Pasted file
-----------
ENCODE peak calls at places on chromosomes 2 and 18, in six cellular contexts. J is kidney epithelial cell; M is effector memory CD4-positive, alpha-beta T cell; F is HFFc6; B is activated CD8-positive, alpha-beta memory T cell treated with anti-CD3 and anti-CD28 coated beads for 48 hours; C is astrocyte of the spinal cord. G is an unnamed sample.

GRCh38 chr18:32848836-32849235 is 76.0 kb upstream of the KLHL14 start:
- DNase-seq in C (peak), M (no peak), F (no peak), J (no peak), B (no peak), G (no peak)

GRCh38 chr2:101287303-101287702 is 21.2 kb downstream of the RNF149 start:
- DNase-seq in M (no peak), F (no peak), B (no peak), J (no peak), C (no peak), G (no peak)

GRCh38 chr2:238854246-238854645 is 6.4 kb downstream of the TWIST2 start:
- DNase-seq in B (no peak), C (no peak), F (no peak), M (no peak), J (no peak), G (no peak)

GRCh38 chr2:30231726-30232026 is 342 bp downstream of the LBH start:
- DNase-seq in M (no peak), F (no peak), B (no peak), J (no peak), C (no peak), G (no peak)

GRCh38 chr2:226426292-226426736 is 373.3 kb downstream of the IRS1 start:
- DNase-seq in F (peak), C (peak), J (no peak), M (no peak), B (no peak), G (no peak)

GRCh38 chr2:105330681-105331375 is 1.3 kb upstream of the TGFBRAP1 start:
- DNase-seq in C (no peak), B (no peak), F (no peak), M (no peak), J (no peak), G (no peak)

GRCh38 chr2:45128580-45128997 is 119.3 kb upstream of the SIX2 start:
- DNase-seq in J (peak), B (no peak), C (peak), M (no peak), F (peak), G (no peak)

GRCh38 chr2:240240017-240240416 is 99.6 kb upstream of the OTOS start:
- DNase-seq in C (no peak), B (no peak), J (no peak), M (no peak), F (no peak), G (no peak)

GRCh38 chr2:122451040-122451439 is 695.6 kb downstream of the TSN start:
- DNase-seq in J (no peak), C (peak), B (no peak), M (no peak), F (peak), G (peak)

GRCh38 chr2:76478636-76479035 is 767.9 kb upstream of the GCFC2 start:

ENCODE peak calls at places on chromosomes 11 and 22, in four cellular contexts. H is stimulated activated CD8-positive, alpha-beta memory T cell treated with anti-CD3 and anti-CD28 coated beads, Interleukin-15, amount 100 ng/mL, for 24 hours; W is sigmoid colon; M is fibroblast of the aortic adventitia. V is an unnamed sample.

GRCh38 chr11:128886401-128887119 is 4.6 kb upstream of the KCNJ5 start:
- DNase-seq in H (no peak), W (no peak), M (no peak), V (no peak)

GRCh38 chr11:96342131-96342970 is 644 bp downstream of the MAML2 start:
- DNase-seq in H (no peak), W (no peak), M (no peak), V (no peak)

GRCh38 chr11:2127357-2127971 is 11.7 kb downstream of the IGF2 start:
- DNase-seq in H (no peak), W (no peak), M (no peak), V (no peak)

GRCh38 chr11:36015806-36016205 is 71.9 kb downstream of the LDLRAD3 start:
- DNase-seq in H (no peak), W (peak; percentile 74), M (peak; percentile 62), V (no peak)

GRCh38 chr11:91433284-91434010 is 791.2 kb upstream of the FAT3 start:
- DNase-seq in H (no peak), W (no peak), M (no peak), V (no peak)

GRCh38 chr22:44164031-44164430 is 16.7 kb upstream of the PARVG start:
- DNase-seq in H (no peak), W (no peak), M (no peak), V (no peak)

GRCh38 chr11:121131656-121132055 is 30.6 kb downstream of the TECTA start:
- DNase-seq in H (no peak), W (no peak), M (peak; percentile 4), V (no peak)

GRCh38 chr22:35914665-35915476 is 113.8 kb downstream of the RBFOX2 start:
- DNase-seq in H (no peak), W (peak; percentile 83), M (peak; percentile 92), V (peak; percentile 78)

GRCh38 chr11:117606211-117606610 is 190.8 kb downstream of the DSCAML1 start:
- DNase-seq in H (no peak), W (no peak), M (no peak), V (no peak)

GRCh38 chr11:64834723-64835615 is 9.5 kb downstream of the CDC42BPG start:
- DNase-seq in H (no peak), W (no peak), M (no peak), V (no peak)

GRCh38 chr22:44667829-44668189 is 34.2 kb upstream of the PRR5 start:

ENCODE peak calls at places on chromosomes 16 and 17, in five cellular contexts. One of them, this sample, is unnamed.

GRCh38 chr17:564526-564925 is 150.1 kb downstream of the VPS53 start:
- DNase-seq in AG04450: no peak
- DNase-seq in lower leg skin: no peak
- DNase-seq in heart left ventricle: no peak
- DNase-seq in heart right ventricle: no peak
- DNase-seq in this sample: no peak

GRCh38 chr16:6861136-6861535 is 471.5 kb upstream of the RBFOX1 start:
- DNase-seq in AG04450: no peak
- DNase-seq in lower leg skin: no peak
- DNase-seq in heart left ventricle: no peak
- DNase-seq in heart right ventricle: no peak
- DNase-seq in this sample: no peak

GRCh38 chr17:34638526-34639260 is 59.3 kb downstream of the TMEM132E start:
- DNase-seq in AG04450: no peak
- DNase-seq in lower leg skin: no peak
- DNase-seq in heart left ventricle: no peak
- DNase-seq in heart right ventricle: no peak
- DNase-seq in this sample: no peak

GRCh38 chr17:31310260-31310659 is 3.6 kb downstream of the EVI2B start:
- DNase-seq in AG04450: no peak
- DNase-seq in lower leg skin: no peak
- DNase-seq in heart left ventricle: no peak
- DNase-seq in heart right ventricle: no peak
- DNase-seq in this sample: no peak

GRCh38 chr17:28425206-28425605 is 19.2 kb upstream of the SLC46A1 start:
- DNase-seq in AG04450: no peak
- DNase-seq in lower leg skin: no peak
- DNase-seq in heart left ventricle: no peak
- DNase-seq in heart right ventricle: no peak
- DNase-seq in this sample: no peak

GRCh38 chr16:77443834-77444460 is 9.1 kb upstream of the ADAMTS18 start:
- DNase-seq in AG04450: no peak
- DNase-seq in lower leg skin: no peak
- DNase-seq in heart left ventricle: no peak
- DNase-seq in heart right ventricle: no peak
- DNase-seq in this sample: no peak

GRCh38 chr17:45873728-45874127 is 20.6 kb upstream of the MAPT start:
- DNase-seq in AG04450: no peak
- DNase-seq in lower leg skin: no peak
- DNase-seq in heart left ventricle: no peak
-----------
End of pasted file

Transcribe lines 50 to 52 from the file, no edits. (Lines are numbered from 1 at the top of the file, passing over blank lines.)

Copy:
GRCh38 chr16:6861136-6861535 is 471.5 kb upstream of the RBFOX1 start:
- DNase-seq in AG04450: no peak
- DNase-seq in lower leg skin: no peak